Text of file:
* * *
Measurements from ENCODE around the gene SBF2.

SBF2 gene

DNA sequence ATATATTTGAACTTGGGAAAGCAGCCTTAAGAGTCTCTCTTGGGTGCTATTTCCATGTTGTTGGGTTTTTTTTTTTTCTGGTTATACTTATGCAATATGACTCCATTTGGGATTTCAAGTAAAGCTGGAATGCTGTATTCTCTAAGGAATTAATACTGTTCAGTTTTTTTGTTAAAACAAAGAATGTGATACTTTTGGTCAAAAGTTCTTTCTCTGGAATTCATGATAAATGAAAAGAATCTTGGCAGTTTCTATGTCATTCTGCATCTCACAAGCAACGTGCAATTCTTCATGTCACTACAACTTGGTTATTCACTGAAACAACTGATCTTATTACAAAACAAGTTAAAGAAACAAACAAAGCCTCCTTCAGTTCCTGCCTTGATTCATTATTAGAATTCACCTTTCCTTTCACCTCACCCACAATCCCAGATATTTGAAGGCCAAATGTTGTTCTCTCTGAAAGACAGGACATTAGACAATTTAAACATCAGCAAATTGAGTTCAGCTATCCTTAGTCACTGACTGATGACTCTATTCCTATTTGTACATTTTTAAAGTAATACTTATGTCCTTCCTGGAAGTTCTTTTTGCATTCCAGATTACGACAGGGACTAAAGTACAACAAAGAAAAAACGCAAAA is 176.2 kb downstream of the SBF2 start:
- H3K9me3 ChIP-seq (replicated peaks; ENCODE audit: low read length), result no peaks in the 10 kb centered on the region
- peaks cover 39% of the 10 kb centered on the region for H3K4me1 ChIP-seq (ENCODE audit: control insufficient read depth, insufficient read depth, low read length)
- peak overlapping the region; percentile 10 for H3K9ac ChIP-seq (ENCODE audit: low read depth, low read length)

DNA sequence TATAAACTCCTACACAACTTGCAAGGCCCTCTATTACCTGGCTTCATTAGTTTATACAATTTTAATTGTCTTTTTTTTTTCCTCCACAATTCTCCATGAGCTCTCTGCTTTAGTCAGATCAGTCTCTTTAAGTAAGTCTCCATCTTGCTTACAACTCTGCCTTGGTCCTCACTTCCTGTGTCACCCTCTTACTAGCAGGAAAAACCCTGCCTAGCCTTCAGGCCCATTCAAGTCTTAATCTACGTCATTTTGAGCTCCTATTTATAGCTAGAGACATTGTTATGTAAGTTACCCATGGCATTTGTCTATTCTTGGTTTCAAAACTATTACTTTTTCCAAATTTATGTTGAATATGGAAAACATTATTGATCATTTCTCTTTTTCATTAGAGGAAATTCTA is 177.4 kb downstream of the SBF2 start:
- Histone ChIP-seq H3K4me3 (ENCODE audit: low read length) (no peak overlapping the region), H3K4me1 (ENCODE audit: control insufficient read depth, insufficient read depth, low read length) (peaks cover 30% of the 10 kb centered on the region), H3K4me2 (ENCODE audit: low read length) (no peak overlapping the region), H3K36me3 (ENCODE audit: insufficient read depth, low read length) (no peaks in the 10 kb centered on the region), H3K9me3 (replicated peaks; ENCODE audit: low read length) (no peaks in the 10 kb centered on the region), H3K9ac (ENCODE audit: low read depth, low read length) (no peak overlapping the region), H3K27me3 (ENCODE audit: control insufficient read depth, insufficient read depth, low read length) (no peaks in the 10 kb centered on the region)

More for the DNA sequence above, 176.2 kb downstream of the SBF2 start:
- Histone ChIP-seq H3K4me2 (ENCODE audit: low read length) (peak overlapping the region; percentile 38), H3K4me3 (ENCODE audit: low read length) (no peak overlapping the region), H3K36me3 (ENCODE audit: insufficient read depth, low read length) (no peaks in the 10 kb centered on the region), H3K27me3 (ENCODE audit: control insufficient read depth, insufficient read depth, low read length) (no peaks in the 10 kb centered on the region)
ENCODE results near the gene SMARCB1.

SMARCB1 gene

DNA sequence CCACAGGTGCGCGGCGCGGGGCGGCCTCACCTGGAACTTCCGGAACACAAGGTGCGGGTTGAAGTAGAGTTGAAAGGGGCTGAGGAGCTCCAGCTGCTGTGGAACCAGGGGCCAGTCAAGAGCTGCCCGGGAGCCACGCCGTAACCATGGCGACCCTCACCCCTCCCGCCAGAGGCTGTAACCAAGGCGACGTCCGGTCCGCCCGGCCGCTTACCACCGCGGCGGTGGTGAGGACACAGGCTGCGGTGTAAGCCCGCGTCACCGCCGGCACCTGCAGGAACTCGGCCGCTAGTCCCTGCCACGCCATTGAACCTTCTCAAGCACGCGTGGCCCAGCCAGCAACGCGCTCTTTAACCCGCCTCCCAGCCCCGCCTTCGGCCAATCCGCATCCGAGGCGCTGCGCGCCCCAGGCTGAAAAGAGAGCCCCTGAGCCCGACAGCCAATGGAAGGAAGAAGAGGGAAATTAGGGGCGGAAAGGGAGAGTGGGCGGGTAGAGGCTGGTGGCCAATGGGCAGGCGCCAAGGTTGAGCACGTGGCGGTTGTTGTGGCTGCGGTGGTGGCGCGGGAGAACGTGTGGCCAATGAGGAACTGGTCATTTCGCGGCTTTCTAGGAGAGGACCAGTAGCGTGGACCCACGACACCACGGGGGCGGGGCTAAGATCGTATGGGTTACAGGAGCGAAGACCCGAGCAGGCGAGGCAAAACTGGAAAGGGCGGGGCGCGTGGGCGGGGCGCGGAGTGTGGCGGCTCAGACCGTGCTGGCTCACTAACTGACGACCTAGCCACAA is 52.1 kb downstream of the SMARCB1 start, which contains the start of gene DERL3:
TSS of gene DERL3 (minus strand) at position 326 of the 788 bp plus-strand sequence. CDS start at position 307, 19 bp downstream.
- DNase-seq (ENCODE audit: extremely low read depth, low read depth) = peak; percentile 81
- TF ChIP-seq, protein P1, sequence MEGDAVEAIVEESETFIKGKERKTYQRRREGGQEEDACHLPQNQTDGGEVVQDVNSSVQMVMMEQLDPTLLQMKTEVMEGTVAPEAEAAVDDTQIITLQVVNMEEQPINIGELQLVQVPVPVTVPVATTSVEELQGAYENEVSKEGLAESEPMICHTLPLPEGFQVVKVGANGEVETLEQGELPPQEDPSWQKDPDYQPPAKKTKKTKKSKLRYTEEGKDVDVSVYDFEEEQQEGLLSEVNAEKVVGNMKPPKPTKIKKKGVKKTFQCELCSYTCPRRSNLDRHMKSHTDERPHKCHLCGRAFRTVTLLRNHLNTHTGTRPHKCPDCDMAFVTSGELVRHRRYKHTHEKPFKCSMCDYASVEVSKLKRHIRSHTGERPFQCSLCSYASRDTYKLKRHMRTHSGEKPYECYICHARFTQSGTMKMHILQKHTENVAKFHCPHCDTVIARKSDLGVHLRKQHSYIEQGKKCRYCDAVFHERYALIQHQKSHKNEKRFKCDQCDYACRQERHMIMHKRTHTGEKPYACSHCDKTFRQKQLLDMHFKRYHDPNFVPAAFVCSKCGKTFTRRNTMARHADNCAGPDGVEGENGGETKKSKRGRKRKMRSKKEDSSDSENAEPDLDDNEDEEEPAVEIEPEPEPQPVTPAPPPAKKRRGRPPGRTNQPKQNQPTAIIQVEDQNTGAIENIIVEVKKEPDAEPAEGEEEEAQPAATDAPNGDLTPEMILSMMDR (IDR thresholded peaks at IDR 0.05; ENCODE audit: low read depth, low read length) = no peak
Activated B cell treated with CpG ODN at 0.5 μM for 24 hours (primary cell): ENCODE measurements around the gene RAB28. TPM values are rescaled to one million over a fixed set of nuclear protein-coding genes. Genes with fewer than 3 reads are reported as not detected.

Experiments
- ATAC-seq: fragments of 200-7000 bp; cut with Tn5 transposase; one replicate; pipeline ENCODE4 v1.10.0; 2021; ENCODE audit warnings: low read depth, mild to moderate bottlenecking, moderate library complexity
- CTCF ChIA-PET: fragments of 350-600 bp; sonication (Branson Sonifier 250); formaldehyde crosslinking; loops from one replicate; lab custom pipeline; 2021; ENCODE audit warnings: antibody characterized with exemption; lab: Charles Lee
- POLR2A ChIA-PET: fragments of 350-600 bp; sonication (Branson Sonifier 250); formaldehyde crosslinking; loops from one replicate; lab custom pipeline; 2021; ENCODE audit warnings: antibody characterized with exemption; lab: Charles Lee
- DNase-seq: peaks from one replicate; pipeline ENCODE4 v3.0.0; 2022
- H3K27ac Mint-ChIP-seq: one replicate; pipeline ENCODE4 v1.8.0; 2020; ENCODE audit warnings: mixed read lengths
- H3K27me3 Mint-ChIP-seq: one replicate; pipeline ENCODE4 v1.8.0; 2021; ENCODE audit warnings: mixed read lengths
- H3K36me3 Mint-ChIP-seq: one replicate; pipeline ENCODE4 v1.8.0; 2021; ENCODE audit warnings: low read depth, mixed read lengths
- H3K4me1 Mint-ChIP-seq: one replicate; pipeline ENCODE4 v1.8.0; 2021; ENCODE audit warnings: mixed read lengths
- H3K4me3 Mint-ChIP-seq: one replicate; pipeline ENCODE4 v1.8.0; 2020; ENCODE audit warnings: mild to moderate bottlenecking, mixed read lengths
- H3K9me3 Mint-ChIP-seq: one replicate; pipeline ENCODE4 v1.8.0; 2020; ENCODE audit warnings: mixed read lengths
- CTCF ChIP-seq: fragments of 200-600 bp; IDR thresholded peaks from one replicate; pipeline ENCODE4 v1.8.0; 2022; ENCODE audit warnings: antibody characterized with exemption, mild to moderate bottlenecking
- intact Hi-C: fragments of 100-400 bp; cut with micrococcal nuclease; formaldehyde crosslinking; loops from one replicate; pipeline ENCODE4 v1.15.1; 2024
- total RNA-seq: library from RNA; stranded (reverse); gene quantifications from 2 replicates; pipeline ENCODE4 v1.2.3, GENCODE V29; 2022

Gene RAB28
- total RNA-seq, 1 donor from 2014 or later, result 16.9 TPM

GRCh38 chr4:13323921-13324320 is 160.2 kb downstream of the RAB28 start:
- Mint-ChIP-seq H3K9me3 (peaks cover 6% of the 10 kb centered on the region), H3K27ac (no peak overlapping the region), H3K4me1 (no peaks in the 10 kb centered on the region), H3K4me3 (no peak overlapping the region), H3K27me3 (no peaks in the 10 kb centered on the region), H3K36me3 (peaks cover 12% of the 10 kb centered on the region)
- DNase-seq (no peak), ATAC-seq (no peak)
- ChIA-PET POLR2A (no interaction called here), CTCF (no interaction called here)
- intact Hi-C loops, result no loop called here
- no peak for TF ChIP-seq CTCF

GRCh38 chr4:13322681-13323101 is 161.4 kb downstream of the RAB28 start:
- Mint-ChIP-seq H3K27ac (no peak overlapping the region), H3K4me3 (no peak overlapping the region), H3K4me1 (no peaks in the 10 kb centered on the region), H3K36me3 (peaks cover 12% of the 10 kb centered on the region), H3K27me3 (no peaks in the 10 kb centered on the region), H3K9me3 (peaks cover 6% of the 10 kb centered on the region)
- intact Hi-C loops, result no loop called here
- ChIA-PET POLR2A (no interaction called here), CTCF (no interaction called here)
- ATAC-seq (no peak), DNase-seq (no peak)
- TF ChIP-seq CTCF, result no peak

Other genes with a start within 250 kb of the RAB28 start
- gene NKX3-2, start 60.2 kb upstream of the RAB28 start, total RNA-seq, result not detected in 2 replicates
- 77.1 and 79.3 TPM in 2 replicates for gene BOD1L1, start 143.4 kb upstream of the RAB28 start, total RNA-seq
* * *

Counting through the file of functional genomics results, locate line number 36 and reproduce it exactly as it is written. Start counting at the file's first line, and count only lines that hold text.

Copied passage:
- DNase-seq (no peak), ATAC-seq (no peak)